on 18 February, ITAR-TASS reported on 7 February. The introduction of this
measure signed on 19 January (which may seriously affect Ukraine's exports of
tobacco, alcohol and cars) follows the Ukrainian government's decision to lift
excise taxes from all goods exported to Russia, making them cheaper than
Russian commodities. Officials at the State Customs Committee told OMRI that
hitherto the trade flows between the two countries were exempt from import
duties, excise tax, and value added tax. -- Natalia Gurushina
GOVERNMENT TROOPS PULL BACK IN TAVIL-DARA.
Tajik government troops on 7
February pulled back to positions in the Lyulikharv area, according to
ITAR-TASS. The fighting has been going on for a week and according to a radio
Voice of Free Tajikistan report on 7 February, the government dead total about
60 and more than 250 soldiers and officers have been taken prisoner. There was
no mention of opposition force losses or any confirmation from the Tajik
government on their casualties. The same radio report claimed opposition forces
in Tavil-Dara have captured two ammo dumps, two tanks, and eight armored
vehicles. Bad weather has so far prevented the Tajik government forces from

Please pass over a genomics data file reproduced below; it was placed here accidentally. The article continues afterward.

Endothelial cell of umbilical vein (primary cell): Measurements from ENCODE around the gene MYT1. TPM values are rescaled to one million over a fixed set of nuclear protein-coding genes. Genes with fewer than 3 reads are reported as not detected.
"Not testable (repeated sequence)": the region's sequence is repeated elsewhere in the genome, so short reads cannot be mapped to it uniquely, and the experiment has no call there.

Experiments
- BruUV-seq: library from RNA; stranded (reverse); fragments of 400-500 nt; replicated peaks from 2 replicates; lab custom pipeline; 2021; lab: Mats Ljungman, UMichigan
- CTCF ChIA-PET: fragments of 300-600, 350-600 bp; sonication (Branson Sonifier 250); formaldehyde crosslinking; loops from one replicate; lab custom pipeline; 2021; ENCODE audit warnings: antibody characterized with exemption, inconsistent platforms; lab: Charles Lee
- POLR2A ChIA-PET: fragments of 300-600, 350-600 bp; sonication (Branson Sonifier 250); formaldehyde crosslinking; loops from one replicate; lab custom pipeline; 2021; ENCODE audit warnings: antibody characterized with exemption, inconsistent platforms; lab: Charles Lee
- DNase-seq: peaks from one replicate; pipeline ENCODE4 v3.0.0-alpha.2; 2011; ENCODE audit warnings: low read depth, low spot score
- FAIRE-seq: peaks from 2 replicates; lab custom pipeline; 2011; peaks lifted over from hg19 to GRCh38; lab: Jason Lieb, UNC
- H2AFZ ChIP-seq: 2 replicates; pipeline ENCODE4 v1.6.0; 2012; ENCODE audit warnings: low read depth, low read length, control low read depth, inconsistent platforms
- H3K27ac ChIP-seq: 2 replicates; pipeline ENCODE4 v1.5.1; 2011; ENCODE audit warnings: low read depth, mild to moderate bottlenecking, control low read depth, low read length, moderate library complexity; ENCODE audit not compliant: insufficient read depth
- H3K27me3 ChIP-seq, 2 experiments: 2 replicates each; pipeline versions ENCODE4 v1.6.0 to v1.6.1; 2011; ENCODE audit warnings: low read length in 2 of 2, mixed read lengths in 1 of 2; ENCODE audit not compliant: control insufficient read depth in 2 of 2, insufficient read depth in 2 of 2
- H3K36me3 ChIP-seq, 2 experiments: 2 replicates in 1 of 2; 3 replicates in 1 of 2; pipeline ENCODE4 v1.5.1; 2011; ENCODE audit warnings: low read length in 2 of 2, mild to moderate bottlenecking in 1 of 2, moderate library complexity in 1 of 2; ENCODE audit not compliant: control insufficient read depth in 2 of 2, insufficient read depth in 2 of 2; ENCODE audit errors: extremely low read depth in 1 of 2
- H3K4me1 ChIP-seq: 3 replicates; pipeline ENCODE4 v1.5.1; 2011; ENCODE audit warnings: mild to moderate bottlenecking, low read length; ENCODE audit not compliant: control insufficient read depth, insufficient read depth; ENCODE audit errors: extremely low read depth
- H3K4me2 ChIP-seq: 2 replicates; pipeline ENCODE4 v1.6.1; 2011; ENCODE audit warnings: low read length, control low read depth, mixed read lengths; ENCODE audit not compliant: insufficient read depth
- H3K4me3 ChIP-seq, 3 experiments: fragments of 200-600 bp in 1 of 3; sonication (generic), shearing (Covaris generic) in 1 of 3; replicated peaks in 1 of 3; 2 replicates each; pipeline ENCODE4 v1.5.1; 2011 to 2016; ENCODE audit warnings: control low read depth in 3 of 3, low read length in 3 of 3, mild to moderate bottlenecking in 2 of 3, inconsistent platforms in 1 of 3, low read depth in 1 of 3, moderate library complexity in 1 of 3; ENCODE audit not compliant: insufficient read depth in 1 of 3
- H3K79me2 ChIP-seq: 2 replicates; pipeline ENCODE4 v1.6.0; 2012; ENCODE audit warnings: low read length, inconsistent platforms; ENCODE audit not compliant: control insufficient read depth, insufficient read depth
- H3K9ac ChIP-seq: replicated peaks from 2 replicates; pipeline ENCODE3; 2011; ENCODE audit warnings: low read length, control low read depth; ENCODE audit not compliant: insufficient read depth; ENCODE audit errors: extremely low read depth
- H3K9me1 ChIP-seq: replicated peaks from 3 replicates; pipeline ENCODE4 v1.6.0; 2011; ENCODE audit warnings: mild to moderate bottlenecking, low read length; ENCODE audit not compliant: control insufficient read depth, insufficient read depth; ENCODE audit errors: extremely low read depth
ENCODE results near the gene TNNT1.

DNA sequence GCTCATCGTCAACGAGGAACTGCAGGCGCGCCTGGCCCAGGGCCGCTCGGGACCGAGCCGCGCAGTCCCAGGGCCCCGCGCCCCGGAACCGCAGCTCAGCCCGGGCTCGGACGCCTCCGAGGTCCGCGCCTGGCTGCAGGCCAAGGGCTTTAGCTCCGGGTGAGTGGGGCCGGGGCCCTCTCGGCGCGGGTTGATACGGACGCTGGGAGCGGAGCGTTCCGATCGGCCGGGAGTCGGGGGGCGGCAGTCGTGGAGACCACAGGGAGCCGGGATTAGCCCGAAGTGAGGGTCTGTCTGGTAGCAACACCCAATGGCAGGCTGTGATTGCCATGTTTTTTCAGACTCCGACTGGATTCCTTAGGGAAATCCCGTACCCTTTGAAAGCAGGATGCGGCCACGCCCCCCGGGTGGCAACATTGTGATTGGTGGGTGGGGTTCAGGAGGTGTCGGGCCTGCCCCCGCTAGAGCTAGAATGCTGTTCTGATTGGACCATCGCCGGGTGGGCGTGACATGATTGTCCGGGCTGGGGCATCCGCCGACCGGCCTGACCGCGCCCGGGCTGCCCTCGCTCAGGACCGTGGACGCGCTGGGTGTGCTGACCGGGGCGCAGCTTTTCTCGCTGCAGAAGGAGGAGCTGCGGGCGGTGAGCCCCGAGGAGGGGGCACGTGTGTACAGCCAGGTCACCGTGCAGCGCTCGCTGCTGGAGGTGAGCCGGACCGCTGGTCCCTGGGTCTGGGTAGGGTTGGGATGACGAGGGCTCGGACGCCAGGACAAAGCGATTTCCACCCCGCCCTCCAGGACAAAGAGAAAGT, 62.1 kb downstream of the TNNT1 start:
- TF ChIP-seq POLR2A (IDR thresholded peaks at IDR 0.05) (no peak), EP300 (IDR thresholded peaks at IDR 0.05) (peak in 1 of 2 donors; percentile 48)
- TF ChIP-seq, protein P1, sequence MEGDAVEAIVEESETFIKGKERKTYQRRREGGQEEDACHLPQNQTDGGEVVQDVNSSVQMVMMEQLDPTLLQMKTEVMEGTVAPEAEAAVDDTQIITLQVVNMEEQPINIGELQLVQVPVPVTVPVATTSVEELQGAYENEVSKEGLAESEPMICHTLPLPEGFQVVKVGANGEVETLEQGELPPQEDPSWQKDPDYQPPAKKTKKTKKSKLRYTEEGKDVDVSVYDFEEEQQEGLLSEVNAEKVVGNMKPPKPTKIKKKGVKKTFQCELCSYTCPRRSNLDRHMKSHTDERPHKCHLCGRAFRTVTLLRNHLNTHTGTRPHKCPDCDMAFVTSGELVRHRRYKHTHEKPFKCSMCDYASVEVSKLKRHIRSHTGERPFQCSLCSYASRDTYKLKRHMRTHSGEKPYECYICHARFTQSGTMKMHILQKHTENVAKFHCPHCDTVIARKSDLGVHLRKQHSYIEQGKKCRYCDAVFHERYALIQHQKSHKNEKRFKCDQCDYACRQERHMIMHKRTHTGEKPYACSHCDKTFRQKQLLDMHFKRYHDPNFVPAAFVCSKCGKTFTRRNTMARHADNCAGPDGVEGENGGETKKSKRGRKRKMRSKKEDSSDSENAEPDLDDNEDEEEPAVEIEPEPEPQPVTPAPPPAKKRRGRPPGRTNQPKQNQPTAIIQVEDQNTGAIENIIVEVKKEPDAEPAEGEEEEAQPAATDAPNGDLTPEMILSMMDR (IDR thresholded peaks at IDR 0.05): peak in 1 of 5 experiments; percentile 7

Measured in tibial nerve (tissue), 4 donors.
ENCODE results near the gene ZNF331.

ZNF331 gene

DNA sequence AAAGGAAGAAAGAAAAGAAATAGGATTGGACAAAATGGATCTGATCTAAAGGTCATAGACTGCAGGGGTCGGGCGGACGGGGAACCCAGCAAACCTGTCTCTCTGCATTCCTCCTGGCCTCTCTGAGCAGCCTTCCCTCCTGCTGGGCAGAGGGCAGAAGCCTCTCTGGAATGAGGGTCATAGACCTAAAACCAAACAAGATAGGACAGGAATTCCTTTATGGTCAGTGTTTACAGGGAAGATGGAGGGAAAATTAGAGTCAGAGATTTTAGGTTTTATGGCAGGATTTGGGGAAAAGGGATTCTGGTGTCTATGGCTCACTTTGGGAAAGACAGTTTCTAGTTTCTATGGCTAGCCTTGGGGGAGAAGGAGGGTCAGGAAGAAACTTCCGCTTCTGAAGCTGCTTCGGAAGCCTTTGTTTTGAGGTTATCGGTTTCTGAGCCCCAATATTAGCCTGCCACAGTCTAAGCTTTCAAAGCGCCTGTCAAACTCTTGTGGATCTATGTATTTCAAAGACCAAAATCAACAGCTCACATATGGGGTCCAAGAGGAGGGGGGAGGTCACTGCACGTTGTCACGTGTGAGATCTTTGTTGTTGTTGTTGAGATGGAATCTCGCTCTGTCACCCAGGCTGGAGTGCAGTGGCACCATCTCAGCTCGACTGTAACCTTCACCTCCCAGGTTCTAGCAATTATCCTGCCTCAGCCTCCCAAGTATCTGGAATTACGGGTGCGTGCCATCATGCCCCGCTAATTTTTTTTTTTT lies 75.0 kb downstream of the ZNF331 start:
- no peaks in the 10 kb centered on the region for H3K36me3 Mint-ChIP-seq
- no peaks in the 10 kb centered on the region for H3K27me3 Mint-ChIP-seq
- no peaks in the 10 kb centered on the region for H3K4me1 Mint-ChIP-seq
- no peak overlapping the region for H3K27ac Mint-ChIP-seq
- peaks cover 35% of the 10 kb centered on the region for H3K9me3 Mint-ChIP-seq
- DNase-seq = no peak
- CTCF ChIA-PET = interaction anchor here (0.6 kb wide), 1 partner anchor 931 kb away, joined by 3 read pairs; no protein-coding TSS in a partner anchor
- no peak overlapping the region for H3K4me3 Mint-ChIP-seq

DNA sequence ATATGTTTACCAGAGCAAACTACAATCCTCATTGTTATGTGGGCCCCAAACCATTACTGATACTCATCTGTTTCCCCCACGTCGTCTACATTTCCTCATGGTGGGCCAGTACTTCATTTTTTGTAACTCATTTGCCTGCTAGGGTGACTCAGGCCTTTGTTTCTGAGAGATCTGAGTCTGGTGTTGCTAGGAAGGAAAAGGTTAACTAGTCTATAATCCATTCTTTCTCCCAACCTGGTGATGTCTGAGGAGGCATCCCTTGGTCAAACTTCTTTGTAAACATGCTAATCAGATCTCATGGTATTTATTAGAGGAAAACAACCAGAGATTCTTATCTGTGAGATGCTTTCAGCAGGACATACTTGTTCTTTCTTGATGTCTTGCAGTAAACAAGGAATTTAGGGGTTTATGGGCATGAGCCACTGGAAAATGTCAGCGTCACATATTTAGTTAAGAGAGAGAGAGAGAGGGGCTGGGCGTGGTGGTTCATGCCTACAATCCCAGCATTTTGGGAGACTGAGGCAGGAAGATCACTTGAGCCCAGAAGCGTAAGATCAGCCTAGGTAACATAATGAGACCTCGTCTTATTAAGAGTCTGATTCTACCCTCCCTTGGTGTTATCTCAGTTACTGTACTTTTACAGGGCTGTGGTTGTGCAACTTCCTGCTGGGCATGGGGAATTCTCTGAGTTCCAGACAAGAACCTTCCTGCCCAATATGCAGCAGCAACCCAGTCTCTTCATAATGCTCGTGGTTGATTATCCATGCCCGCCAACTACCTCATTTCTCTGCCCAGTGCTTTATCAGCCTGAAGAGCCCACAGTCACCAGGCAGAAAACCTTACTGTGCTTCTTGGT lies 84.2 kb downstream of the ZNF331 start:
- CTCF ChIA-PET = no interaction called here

employing air power. -- Bruce Pannier
TAJIKISTAN FACES SERIOUS FOOD SHORTAGE.
The United Nations' Food and
Agriculture Organization (FAO) released a statement on 6 February warning that
Tajikistan is facing a serious food shortage, according to Western agencies.
The FAO claims that Tajikistan has roughly 40% of the required food grain
imports necessary this year. A poor harvest coupled with Tajikistan's emphasis
on cotton has contributed to the situation as well as bad harvests in Russia
and Kazakhstan, Tajikistan's main suppliers. Tajik authorities requested the
U.S. government to speed up delivery of 20,000 tons of grain on 19 January,
Tajik Radio reported. -- Bruce Pannier
NIYAZOV HOSPITALIZED FOR TESTS.
Before attending to official business in
Turkey, Turkmenistan's President Saparmurad Niyazov will undergo a medical
check up at the American Hospital in Istanbul, the paper Yeni Yuzyil
reported on 8 February. The duration of his stay in hospital is unclear his
doctor said, noting that cardiological tests on Niyazov can take several days.